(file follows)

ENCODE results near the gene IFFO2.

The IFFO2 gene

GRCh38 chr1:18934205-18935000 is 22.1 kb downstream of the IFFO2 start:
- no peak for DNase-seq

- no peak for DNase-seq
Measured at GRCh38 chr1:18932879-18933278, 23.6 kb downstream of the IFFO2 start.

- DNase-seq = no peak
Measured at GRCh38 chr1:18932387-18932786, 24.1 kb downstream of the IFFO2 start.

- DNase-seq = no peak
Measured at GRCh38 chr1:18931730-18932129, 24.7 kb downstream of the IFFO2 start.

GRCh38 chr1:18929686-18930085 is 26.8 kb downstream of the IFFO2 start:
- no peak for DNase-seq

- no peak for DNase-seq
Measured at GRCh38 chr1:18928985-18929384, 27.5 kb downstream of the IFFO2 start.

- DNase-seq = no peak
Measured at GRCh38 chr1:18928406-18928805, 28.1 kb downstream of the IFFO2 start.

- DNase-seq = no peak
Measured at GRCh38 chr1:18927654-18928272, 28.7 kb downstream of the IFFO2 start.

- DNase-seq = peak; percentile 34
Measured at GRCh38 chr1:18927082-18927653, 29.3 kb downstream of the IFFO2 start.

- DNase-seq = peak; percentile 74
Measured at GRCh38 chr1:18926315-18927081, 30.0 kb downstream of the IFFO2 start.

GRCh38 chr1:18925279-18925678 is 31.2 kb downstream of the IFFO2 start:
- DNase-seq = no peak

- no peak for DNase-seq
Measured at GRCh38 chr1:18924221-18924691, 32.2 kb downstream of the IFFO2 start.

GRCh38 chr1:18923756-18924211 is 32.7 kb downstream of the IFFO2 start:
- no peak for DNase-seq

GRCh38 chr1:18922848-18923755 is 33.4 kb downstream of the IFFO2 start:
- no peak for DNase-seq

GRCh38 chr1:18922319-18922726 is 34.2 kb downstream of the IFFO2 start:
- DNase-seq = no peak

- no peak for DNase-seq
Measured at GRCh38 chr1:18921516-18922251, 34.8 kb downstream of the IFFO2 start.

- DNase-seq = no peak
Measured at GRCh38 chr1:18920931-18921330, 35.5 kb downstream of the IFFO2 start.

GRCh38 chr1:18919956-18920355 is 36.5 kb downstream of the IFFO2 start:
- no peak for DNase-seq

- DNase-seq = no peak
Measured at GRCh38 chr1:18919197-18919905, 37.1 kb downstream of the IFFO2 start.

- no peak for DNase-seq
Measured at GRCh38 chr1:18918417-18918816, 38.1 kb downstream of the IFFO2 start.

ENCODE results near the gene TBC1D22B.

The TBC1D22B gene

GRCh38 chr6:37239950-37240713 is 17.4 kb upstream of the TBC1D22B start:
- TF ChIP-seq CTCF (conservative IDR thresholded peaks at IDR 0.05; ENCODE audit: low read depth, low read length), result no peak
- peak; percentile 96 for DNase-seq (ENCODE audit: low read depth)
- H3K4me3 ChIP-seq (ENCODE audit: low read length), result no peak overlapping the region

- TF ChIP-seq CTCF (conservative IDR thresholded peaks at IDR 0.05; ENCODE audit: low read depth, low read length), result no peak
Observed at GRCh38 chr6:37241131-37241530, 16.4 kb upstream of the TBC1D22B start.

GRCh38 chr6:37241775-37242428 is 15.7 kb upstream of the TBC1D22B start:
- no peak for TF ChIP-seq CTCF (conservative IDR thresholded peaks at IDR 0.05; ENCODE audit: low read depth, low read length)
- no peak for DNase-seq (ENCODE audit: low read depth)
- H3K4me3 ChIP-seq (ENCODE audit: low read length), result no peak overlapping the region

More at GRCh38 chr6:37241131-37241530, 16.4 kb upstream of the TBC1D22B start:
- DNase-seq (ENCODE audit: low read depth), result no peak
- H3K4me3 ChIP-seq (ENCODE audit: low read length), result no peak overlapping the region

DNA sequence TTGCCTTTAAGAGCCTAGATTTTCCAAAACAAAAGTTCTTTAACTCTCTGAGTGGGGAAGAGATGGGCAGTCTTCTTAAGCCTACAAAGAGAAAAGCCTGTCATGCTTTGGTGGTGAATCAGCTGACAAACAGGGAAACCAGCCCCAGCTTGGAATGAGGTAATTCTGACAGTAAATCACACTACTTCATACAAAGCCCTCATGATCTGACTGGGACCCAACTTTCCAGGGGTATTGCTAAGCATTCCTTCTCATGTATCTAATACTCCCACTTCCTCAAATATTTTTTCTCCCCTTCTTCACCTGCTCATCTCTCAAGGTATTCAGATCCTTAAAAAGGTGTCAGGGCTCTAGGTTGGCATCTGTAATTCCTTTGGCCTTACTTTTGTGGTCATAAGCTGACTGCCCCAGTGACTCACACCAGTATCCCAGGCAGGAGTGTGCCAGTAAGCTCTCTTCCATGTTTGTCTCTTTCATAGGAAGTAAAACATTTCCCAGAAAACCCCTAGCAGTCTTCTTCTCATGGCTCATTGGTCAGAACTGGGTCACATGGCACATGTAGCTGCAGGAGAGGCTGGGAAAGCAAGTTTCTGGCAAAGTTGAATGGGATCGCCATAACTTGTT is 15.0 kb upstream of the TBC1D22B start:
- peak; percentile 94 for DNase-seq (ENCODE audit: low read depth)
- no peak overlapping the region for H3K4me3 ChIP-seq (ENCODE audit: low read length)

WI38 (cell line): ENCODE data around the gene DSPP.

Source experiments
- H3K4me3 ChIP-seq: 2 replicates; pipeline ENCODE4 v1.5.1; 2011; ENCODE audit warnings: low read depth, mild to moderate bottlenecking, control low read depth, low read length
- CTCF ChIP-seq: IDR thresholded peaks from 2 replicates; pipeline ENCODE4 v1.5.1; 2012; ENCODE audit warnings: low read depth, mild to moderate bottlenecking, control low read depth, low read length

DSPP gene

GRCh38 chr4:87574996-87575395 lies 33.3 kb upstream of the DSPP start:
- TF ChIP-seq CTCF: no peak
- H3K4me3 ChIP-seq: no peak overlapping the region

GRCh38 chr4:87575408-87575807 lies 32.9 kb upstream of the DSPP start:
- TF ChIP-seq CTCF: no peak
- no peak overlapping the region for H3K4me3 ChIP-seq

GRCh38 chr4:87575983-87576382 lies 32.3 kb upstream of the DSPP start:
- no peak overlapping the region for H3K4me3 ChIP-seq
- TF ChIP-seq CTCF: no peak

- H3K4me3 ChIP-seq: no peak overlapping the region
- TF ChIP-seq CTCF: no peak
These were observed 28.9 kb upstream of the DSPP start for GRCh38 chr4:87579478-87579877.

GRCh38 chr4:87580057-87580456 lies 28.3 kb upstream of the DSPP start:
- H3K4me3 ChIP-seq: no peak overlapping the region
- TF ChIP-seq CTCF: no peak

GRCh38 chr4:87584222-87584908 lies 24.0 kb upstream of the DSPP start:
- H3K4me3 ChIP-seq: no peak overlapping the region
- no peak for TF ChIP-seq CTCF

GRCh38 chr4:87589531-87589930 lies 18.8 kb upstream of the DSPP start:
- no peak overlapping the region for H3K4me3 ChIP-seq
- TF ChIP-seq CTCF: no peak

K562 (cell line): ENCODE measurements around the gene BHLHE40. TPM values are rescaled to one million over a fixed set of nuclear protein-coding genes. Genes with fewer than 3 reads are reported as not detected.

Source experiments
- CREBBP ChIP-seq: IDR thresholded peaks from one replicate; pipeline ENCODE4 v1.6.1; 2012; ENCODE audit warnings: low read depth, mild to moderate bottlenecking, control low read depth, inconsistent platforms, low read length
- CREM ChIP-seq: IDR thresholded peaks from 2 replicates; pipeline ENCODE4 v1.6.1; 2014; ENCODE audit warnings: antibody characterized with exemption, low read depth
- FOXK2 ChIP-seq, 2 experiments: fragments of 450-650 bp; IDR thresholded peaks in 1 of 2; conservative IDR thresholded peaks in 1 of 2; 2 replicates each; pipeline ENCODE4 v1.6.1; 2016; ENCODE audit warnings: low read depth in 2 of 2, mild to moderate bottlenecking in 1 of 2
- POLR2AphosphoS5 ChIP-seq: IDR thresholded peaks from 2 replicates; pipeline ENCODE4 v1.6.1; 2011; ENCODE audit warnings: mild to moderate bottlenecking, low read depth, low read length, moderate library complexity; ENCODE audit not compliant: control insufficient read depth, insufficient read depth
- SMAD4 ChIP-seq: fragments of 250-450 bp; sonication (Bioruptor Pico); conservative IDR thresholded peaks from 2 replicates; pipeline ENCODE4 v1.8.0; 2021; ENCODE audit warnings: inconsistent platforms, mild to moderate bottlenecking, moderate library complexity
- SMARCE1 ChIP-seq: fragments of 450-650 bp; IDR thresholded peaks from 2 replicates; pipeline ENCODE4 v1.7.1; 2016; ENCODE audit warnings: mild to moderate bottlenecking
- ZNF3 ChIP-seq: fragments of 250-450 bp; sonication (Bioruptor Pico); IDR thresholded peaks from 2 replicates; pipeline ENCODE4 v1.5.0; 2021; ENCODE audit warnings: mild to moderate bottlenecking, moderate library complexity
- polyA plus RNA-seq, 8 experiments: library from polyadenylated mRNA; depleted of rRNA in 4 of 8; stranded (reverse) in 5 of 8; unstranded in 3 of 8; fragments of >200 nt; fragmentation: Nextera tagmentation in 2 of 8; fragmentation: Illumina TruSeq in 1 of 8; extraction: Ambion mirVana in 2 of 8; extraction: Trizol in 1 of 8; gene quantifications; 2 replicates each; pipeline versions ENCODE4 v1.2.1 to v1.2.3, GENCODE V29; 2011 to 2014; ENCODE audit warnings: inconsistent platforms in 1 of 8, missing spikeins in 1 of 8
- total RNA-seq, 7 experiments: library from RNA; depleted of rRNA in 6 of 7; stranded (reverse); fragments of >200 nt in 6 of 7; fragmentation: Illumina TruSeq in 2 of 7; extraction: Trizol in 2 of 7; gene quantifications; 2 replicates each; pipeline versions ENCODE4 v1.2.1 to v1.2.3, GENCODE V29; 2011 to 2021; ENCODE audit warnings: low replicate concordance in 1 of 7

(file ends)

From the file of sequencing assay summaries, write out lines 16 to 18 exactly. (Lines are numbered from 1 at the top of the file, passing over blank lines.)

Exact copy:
Measured at GRCh38 chr1:18928406-18928805, 28.1 kb downstream of the IFFO2 start.

- DNase-seq = no peak
Measured at GRCh38 chr1:18927654-18928272, 28.7 kb downstream of the IFFO2 start.